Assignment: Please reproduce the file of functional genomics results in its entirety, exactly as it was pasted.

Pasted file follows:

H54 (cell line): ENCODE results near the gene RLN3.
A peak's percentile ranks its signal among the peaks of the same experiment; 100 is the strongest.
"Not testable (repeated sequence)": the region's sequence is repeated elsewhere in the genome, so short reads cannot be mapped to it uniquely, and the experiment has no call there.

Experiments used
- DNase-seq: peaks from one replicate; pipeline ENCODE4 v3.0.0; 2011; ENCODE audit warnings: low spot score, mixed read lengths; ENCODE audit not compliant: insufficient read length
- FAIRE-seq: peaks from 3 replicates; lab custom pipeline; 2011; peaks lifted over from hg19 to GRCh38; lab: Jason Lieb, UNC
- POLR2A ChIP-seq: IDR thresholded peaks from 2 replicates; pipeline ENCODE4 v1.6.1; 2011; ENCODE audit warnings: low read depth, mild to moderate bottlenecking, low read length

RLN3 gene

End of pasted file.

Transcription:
H54 (cell line): ENCODE results near the gene RLN3.
A peak's percentile ranks its signal among the peaks of the same experiment; 100 is the strongest.
"Not testable (repeated sequence)": the region's sequence is repeated elsewhere in the genome, so short reads cannot be mapped to it uniquely, and the experiment has no call there.

Experiments used
- DNase-seq: peaks from one replicate; pipeline ENCODE4 v3.0.0; 2011; ENCODE audit warnings: low spot score, mixed read lengths; ENCODE audit not compliant: insufficient read length
- FAIRE-seq: peaks from 3 replicates; lab custom pipeline; 2011; peaks lifted over from hg19 to GRCh38; lab: Jason Lieb, UNC
- POLR2A ChIP-seq: IDR thresholded peaks from 2 replicates; pipeline ENCODE4 v1.6.1; 2011; ENCODE audit warnings: low read depth, mild to moderate bottlenecking, low read length

RLN3 gene